Engineers are exploring more accurate and efficient means of detecting structural damage to F-4 airframes, using an RF-4C Phantom at the Hill Aerospace Museum at Hill AFB, Utah. Experimenting with the RF-4, technicians with Hill’s 309th Aircraft Maintenance Group are investigating techniques such as infrared thermography and laser interferometry in order to establish new procedures for advanced non-destructive testing. These techniques would replace the laborious and often inaccurate tap and ultrasound testing on F-4s eyed for conversion into QF-4 target drones. Before technicians can regenerate F-4s stored at Davis-Monthan AFB, Ariz., they must thoroughly inspect them to verify that their composite structures have not deteriorated. “Because of the age of the planes, we want to avoid any possible misfortune during flight,” said Terry Watson of the 309th AMG. (Hill report by Anne Morrison)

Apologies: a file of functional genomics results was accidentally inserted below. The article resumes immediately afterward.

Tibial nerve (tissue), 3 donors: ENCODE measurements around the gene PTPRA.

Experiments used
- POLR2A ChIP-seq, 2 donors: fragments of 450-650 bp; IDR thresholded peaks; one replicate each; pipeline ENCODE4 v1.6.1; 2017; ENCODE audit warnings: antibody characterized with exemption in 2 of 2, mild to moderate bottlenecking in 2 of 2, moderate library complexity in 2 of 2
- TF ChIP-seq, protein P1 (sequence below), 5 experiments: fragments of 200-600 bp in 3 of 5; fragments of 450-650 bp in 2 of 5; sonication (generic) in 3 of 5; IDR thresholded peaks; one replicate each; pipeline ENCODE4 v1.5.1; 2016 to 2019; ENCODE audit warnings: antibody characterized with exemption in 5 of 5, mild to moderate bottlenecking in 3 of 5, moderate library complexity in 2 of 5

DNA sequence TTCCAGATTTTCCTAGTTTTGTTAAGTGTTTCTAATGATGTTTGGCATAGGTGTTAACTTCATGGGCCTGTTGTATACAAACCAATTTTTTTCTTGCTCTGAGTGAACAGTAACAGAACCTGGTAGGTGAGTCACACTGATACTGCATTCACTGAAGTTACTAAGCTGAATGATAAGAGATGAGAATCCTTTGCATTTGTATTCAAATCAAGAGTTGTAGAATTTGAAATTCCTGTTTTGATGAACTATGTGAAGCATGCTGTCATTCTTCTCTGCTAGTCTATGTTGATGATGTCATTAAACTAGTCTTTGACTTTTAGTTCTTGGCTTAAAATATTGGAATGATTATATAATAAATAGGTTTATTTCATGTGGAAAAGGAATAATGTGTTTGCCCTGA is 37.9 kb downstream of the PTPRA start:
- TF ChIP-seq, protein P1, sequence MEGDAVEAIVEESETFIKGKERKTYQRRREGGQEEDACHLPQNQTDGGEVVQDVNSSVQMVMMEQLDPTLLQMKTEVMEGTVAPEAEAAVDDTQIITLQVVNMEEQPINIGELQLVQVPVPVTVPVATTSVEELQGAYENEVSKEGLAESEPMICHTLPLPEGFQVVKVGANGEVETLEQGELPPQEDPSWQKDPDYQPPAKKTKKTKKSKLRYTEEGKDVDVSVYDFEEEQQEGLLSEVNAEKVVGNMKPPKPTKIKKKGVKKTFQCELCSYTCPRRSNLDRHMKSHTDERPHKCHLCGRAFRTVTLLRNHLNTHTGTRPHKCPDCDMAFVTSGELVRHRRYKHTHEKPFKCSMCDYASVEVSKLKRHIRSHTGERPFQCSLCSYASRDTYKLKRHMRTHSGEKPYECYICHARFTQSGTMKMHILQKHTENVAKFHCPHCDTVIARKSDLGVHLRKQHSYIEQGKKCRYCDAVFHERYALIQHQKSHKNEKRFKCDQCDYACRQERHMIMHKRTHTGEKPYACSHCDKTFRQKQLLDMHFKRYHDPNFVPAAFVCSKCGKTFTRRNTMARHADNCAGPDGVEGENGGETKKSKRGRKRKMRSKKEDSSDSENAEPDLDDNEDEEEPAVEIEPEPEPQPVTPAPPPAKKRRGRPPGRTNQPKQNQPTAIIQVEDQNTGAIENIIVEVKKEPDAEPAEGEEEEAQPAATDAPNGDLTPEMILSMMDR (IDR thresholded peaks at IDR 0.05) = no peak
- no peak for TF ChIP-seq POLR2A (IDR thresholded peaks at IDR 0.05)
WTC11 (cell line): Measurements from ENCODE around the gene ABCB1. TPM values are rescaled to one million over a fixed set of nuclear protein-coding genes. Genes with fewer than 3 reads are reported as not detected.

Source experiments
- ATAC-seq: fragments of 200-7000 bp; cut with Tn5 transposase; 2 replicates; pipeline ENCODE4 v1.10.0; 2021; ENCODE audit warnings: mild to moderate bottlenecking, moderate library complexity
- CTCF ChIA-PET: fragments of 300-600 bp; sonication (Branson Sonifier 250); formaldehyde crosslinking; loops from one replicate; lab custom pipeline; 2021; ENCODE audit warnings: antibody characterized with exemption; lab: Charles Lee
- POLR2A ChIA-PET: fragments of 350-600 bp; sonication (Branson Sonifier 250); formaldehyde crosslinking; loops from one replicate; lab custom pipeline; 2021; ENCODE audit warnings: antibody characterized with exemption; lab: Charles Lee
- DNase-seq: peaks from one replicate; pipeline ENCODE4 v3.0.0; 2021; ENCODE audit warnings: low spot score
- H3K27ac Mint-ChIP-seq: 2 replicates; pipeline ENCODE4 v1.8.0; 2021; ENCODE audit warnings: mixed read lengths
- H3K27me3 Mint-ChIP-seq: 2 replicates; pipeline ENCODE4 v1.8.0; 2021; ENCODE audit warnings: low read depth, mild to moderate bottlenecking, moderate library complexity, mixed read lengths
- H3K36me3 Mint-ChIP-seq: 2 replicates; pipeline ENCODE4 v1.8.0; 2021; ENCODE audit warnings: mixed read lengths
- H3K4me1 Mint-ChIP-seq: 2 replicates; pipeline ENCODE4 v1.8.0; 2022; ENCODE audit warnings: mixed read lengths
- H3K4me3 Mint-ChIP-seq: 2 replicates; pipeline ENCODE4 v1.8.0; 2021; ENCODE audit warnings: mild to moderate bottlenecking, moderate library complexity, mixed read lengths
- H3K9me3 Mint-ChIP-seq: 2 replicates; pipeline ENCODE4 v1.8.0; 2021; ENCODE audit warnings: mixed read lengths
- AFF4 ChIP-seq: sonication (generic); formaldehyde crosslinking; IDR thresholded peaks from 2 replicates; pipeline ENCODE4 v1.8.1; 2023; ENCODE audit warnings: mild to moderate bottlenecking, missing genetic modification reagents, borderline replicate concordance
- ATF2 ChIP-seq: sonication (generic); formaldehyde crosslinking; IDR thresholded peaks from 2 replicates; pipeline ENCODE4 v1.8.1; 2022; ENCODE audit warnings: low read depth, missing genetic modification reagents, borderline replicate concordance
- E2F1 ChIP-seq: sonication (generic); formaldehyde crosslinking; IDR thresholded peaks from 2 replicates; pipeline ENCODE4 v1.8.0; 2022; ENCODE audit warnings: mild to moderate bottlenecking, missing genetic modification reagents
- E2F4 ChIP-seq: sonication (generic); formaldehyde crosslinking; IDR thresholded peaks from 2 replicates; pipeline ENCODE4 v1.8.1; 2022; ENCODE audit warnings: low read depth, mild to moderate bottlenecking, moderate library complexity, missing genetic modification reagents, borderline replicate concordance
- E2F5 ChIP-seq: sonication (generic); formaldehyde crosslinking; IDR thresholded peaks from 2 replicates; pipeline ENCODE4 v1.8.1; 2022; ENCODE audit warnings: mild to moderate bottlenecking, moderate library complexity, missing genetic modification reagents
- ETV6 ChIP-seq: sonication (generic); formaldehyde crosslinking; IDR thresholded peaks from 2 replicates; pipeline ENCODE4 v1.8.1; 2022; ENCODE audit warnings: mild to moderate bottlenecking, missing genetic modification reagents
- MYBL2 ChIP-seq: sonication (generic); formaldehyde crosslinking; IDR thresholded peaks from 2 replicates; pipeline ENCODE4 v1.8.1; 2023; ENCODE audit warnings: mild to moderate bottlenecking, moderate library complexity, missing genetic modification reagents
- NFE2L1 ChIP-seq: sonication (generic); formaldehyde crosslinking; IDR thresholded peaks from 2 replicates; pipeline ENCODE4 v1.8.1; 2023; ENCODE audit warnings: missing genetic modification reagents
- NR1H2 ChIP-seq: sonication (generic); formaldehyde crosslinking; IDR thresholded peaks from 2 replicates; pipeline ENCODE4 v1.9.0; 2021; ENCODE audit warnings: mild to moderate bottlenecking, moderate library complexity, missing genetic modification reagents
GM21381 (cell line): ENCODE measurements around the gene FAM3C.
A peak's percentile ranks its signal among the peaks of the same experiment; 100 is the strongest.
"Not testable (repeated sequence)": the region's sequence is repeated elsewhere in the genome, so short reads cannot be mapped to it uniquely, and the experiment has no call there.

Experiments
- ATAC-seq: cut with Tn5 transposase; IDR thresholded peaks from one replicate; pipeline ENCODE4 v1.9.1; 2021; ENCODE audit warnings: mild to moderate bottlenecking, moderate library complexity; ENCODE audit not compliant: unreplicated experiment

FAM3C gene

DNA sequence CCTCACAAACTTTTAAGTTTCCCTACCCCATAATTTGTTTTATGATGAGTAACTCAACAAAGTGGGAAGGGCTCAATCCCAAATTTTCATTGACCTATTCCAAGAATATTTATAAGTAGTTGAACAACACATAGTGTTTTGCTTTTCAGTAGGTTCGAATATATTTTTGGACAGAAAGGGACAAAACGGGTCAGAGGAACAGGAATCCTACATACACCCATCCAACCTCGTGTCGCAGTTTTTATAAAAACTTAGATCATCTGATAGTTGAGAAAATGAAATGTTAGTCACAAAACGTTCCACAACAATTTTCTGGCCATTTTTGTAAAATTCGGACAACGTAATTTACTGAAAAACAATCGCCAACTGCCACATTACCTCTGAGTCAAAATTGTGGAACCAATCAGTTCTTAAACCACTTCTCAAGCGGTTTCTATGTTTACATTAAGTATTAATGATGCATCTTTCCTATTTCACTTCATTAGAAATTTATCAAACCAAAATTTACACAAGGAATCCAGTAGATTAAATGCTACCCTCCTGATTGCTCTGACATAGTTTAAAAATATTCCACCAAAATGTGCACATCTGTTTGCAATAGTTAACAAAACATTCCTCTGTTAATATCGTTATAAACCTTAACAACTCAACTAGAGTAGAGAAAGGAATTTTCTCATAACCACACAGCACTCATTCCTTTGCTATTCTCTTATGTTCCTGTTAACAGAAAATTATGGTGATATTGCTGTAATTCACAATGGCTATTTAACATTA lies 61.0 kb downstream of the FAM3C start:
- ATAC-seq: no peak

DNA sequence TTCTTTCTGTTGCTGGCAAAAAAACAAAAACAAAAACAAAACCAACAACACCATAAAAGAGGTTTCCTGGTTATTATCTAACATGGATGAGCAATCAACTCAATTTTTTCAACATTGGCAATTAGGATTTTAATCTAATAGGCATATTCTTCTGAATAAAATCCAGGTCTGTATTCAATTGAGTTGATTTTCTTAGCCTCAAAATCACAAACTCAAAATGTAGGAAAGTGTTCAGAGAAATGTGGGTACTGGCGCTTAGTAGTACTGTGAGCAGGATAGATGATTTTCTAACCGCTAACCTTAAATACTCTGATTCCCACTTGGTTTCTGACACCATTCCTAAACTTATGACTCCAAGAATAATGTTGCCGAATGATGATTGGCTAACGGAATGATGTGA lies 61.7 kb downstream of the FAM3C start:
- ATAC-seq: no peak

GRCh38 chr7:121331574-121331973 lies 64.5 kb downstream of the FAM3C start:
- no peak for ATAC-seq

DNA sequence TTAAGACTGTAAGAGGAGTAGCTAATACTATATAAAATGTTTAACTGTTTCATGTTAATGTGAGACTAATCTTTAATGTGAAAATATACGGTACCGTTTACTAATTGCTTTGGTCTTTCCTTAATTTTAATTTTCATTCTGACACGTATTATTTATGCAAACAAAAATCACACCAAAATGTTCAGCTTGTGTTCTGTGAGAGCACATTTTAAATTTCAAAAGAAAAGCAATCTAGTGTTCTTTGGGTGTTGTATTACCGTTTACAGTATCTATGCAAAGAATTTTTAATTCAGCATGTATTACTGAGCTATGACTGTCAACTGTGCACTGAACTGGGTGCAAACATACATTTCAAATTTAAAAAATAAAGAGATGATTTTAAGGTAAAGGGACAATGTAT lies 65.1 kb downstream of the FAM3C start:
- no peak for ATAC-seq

U.S. Air Force F-35s and F-22s regularly deploy deep into the Pacific region from Alaska, Utah, and Hawaii. In the future, though, the head of U.S. Indo-Pacific Command would like to see the Air Force permanently station fifth-generation aircraft west of the international date line—closer to China.